Achieving the reliability needed with such a complex set of technologies may require solutions that go beyond the PHY and MAC layers.
In May of this year, I attended an Emerging Technologies Workshop as part of the IEEE ComSoc International Communications Quality and Reliability Conference. During this workshop, I had the opportunity to present some of National Instruments’ work in the 5G space, and to learn how others view 5G’s impact. In particular, I was curious to hear more about reliability as a key performance objective of 5G and the specific use cases targeted by the 3GPP.
While 5G is on a path to deployment—perhaps earlier than many pundits expected—it will not be as pervasive as LTE. In fact, service operators continue to deploy LTE even today. In the 5G context, deployment will take years and perhaps longer than LTE because of the complexity and the flexibility of the standard. Flexibility is what enables the new use cases targeted by the 3GPP for 5G including enhanced Mobile Broadband (eMBB), the Ultra-Reliable Low-Latency (URLLC), and the Massive Machine Type (mMTC) broad categories. Not only must operators deploy the new 5G infrastructure equipment, but the standard as it stands now has so many variations and configurations that the initial deployments will likely be a subset of the immense and comprehensive initial promise.
So where does that leave reliability? Well, everyone who owns a cell phone wants better reliability. Can 5G cure the proverbial, “dropped call?” 3GPP Release 15 includes a few improvements over LTE pertaining to reliability. The flexible frame structure with various options of sub-carrier spacing, modulation, and coding provide a solid foundation at the physical layer. Hybrid automatic repeat request (HARQ) and ARQ are included as well with LTE and will initiate “retries” on corrupted data. In addition, the 3GPP specified new reference signals to improve synchronization to enhance demodulation efficiency, which will significantly improve bit-error rate (BER) and ultimately lead to enhanced coverage.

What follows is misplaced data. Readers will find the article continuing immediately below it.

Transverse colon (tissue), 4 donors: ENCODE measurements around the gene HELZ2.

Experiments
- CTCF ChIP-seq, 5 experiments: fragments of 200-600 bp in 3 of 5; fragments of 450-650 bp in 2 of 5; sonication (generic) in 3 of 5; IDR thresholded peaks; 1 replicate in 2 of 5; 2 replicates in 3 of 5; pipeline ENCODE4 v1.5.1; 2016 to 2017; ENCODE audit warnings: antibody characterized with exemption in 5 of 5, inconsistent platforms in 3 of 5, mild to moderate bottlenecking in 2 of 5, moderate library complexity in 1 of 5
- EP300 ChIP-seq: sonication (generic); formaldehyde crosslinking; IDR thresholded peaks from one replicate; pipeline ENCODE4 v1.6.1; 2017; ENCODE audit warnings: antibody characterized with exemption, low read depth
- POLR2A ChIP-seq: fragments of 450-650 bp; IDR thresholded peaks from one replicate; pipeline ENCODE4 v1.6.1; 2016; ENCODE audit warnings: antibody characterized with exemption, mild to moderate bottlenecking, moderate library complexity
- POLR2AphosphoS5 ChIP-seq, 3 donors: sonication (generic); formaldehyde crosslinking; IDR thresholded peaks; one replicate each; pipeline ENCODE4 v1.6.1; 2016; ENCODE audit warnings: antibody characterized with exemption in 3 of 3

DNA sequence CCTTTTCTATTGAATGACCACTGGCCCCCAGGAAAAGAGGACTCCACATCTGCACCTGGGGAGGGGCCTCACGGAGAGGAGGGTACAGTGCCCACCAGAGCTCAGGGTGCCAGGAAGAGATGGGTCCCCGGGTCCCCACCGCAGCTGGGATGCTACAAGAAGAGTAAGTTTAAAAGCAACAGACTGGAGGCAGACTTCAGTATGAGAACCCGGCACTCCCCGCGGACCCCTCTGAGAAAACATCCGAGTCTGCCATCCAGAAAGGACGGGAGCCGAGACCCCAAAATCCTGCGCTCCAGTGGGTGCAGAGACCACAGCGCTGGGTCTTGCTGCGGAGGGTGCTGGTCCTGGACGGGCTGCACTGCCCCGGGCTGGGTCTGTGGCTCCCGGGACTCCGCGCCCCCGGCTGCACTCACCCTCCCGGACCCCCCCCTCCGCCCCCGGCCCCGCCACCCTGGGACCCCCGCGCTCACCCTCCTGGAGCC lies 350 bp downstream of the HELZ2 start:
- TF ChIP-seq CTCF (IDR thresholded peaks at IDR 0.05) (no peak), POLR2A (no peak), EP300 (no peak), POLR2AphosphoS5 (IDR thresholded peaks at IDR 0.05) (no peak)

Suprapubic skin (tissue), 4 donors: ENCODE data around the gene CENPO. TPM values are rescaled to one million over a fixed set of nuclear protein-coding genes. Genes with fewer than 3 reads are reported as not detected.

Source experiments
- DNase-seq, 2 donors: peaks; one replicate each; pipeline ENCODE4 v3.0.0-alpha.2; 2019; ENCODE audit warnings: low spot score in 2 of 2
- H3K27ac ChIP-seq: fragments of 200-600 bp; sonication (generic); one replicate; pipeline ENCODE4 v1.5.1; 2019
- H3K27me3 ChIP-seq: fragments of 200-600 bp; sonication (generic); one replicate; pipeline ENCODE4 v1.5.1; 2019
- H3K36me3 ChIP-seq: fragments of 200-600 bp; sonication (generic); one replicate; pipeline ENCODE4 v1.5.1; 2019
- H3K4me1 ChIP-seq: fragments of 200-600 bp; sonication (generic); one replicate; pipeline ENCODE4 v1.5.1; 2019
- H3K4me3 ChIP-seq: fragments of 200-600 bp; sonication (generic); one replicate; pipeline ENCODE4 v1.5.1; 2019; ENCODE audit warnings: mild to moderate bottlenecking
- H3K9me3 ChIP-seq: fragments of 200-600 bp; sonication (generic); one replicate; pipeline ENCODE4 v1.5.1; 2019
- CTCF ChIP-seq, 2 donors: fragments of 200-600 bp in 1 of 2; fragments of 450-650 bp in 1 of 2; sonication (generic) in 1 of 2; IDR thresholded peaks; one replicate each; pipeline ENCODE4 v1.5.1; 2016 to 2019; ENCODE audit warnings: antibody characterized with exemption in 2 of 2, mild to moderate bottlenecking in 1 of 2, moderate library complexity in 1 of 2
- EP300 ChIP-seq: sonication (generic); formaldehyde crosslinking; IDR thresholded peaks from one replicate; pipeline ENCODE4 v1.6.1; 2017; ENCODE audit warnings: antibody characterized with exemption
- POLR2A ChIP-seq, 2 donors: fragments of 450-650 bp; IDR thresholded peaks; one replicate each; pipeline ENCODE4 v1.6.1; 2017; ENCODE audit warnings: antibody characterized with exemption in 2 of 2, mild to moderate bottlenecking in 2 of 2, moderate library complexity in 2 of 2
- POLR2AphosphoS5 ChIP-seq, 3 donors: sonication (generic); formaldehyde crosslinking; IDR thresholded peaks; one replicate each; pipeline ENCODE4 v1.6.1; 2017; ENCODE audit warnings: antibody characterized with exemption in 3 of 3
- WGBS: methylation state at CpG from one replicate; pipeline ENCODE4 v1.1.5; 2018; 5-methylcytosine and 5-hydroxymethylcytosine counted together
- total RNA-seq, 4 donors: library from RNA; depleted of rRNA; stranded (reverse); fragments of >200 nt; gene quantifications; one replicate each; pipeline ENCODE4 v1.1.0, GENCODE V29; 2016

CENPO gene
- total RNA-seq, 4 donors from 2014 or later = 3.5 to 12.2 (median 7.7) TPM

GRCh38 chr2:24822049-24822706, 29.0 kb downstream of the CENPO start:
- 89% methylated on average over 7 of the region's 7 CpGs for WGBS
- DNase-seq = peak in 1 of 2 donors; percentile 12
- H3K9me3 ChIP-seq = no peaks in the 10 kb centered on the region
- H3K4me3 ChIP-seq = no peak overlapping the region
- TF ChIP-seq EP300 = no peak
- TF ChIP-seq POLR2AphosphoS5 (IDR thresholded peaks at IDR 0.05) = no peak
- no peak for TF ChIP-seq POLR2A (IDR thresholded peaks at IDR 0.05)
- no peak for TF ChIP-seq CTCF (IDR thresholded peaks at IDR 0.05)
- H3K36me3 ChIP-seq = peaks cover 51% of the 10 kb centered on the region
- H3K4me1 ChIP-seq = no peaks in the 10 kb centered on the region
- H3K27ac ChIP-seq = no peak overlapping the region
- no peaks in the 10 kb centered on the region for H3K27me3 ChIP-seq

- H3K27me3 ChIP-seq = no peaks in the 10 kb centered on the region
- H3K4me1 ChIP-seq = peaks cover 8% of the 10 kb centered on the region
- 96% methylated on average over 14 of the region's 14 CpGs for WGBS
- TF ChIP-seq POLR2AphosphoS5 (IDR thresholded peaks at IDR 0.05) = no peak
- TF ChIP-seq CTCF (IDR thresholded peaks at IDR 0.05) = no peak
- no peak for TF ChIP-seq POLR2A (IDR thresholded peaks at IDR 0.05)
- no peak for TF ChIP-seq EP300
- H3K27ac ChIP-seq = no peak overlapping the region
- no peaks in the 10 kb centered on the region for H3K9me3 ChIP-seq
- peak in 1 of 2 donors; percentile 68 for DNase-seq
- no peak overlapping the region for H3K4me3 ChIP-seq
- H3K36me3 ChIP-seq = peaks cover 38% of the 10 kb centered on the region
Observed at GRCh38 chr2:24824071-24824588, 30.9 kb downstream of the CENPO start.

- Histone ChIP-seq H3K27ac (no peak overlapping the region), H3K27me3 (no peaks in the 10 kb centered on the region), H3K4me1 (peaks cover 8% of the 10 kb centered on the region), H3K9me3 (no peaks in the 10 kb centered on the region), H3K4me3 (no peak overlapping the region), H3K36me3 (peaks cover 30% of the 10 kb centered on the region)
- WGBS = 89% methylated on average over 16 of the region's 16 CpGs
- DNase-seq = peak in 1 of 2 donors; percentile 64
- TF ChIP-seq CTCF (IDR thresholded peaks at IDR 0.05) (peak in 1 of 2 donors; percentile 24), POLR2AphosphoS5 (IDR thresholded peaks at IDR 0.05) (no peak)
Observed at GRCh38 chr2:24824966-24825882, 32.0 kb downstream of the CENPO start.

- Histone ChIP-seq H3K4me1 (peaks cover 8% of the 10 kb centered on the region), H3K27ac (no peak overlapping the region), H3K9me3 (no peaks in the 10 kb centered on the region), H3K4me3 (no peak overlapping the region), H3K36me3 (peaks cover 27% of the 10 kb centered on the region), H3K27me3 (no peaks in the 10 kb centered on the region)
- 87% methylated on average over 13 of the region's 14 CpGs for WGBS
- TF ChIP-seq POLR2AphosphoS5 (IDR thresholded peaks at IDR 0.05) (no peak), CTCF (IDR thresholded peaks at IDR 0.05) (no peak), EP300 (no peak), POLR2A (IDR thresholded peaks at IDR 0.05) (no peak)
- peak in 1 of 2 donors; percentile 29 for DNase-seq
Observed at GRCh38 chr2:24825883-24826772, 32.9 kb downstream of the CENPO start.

With that said, the 3GPP did introduce some technologies that may prove challenging for enhanced reliability in some use cases. First, the inclusion of mmWave spectrum with phased array antenna technologies will pressure the reliability curve. mmWave signals are highly directional and when blocked, the signal level to the receiver may drop below a signal to noise (SNR) threshold that ultimately “drops” the link. The 3GPP is addressing this issue with beam management and recovery methods but the challenge is not only real but highly probable.
Beam management and recovery schemes must be optimized to prevent “drops.” This may not seem all that important for the eMBB use case because our current networks suffer from similar discontinuity in service, which only mildly irritates current users. When mmWave for the eMBB use case works, all users will rejoice. When it doesn’t work so well, i.e. “lumpy” data rates, users may be conditioned to this reality from their current experiences, so it may not be a show-stopper.
For the URLLC use case, this type of reliability will surely be unacceptable. As a result, the URLLC use case may only be deployed on frequencies below 6 GHz and use the higher order channel coding. This means the overall data rate may inevitably slide below today’s standard LTE service.
To wrap up, here are some takeaways from my time at the Emerging Technologies Workshop.
—James Kimery is the director of marketing for RF, communications, and software defined radio (SDR) initiatives at National Instruments.
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